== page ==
So far, the Royals have served up a very interesting first half of the season. They are 3.5 out of first today. This last week before the All Star break could finish with a bang.
Tonight, Jason Vargas goes up against Tampa’s Jeremy Hellickson. Hellickson is making his 2014 debut. Vegas likes the Royals, and so should you. The Royals have Yordano Ventura throwing against Alex Cobb on Wednesday night. Cobb is a solid starter, but he’s just not as good or pitching as well as Ventura right now. The Royals should win this series.
Meanwhile, Detroit has 2 games against the red-hot Dodgers, and then travel to Kansas City on Thursday for a four game stand with our Royals. Between today and Sunday, the Royals could find themselves in first place, seven or more games out of first place, or right about where they stand now. What a way to finish the season’s first half. What an excellent opportunity for the Royals. How will they handle this pressure packed opportunity?
Ned Yost has officially called out Billy Butler. When Ned tells the media he needs more out of the DH spot, that’s as close as he gets to throwing a player under the bus. I am 100% fine with this. Butler gets paid big money to do nothing but hit, and he’s severely underperformed. He deserves the pressure, he deserves to be moved down in the lineup.
Eric Hosmer continues to get a pass. Seriously, the kid gloves for Hosmer just feel stubborn and funny. I’m not saying he needs to be sent to Omaha the rest the year. I am saying that somehow creating the illusion that his results actually matter would be wise. Some type of pressure needs to be applied to Hosmer. As I have written before, I don’t see any “rescue bats” available for the Royals, with their lack of MLB ready prospects. Hosmer is, indeed, this season’s X factor. I just think Hosmer would have a more thoughtful approach netting better results if he thought there may be ramifications, some type of demotion, for continuing to underperform. This coddling of Hosmer, a “Moore player”, has cost and will cost wins. I don’t know how many. I’ll leave those stats to Hunter and the boys. The point? If this team falls just short, there will be blood on leadership’s hands. Seemingly, inexcusable blood considering how obviously they will have blundered the handling of their cherished first baseman. But not so fast.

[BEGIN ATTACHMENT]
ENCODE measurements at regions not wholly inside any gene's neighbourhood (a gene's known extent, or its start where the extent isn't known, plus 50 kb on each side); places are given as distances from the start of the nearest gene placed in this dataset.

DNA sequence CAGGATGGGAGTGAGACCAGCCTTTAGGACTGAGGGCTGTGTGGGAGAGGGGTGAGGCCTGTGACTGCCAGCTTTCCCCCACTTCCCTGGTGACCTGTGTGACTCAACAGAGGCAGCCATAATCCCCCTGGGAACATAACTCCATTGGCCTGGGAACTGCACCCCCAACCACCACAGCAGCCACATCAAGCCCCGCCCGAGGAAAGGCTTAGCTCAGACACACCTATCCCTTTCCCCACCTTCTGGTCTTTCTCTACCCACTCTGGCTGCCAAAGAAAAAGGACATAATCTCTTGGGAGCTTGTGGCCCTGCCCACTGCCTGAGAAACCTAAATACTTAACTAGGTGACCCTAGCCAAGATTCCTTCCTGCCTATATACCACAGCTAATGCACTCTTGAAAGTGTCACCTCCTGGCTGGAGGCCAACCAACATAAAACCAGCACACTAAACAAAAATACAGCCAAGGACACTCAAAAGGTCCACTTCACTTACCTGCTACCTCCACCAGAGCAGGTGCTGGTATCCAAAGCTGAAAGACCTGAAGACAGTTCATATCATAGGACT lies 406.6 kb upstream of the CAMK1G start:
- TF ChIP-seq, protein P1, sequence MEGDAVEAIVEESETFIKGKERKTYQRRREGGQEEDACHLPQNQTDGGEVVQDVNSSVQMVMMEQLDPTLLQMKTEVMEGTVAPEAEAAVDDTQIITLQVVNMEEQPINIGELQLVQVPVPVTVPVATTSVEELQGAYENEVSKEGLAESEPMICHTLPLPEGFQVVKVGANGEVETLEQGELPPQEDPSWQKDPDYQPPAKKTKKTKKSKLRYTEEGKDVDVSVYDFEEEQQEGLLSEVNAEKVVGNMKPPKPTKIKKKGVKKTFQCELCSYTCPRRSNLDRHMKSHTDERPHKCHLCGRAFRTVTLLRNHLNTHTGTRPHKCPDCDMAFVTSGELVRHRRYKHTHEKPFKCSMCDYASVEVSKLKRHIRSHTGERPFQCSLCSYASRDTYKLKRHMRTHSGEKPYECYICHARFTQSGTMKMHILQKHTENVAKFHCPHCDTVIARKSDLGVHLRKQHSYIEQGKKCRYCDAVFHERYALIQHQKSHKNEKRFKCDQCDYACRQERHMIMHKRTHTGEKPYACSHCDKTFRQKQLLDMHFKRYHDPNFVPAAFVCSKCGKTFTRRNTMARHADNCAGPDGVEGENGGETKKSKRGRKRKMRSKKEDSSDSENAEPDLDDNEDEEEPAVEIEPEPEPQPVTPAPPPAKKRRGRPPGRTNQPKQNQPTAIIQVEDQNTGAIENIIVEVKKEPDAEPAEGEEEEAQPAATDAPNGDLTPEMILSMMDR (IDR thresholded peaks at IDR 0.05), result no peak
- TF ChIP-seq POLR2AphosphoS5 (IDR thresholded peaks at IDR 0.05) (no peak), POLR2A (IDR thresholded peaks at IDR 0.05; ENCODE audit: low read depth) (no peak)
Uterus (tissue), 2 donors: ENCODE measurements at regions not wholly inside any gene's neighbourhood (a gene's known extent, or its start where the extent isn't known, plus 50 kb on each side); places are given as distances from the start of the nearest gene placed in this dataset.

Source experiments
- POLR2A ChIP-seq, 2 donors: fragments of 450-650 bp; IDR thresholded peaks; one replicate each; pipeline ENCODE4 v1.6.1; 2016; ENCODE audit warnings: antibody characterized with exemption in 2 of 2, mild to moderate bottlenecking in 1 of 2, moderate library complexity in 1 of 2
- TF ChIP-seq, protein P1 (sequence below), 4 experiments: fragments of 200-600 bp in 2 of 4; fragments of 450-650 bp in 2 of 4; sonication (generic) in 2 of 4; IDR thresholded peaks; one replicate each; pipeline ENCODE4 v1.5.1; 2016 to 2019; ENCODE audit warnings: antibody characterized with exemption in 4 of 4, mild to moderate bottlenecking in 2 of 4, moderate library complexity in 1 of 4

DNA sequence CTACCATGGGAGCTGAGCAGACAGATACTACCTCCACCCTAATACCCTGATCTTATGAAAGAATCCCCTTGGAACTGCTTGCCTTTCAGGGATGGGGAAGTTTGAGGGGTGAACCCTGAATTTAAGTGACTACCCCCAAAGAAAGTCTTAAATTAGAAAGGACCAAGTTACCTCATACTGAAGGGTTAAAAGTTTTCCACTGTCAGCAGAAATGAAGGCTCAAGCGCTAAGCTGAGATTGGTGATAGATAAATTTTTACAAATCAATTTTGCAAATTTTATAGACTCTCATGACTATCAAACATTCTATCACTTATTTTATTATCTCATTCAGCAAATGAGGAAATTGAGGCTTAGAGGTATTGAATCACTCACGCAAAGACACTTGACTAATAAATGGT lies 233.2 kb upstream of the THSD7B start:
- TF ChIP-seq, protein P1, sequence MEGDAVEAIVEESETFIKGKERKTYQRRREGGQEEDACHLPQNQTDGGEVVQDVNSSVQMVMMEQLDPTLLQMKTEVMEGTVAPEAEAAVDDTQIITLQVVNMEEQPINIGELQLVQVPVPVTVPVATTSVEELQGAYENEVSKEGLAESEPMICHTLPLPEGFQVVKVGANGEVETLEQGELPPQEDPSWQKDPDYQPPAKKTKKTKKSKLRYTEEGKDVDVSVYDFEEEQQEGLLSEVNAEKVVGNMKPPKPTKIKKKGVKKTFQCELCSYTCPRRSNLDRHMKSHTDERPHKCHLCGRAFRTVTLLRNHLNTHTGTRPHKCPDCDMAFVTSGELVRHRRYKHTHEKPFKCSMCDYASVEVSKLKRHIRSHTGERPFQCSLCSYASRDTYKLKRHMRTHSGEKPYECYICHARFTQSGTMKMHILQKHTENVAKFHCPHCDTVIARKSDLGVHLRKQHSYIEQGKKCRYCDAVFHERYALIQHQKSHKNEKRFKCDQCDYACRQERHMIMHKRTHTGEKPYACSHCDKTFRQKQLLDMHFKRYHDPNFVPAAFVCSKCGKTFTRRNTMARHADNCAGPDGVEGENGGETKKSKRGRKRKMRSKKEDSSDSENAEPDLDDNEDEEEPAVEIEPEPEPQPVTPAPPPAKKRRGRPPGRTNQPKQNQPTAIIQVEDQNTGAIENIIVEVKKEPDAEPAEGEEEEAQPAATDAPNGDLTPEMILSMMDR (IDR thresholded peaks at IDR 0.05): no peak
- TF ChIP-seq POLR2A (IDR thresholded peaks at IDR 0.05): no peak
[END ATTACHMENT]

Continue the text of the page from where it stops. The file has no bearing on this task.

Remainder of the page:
Sam Mellinger wrote an interesting column about this Hosmer/Butler dichotomy. When asked about his lineup demotion, Butler passively called out Hosmer. “Somebody’s got to be that guy, and it’s sending a message to the rest of the guys. I can take it. I guess I’m a mentally tough guy. He could do it to somebody else, but I think he knows how I’ll take it.” Mellinger sees this drama as a potential danger. What if it helps? What if this is being done on purpose?
Maybe a fat chip on Billy’s shoulder will push him. Maybe he will be busting his butt while auditioning for other teams. He’s not going to get his option picked up and is now playing for a contract, somewhere, next season. If Butler heats up and stays pissed off, maybe that will push Hosmer to improve. Maybe that’s the type of pressure that will get inside of Eric’s happy-go-lucky dome. Business partners often require some forms of positive tension. Sometimes baseball teams do as well.
Right now, the only thing keeping the Royals from being a true playoff contender is a slugging Butler and Hosmer. Maybe a competitive rift between the two hitters is just what the doctor ordered. Is it possible Dr. Ned Yost feels this way too?